George Will in yesterday’s WaPo (emphasis mine):
Those who today stridently insist that the surge has succeeded also say they are especially supportive of the president, Petraeus and the military generally. But at the beginning of the surge, both Petraeus and the president defined success in a way that took the achievement of success out of America’s hands.
The purpose of the surge, they said, is to buy time — “breathing space,” the president says — for Iraqi political reconciliation. Because progress toward that has been negligible, there is no satisfactory answer to this question: What is the U.S. military mission in Iraq?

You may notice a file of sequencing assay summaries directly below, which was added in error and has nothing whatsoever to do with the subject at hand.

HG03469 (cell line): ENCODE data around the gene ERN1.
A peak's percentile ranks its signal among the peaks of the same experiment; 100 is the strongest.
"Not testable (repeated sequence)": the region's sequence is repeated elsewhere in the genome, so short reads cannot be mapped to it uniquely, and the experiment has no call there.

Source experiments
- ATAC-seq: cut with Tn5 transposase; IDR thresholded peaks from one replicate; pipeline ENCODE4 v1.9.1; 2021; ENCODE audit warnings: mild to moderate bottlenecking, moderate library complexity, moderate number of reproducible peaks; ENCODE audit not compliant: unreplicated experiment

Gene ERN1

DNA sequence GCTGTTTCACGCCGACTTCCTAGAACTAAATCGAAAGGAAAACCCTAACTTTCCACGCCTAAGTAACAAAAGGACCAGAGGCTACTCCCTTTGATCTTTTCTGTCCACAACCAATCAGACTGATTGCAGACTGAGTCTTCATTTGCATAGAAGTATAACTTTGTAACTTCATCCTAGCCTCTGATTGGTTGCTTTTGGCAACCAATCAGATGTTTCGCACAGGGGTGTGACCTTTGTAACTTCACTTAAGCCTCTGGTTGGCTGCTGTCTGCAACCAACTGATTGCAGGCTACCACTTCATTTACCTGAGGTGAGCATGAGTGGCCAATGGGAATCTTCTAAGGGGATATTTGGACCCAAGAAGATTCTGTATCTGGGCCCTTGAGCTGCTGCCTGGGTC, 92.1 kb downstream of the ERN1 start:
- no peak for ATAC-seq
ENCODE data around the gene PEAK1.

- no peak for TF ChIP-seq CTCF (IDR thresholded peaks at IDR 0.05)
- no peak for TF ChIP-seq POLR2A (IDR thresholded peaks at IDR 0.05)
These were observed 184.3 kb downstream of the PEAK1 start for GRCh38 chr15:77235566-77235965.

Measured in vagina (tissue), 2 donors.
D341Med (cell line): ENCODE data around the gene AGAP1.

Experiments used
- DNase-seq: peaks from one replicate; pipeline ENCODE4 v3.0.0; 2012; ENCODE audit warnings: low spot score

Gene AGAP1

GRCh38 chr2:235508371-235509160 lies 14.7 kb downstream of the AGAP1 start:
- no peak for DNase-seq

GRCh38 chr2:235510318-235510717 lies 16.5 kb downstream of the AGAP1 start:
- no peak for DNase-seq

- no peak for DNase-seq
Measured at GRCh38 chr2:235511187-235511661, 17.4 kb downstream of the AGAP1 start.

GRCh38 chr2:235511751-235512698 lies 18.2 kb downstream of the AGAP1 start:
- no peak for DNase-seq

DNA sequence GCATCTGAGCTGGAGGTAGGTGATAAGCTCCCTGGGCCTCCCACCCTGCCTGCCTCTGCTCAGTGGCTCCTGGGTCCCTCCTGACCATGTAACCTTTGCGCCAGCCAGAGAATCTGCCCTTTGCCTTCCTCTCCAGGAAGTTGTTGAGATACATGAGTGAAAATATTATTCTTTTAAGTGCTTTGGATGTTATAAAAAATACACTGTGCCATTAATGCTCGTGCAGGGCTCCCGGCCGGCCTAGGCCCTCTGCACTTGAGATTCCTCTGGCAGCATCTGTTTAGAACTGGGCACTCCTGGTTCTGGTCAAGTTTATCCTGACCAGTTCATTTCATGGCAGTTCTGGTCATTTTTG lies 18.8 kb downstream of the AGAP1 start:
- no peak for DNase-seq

Many of those who insist that the surge is a harbinger of U.S. victory in Iraq are making the same mistake they made in 1991 when they urged an advance on Baghdad, and in 2003 when they underestimated the challenge of building democracy there. The mistake is exaggerating the relevance of U.S. military power to achieve political progress in a society riven by ethnic and sectarian hatreds. America’s military leaders, who are professional realists, do not make this mistake.
Even with the talk about how violence may have taken a dip during the summer (especially in certain areas), we are no closer to a political solution. Without a political solution, there is no solution. You can’t deliver democracy by the barrel of a gun. That’s not “hating the troops”, or being “invested in defeat”, or any other bullshit wingnut propaganda line. That’s being a realist. And that’s what many of us on the left have been saying for years.
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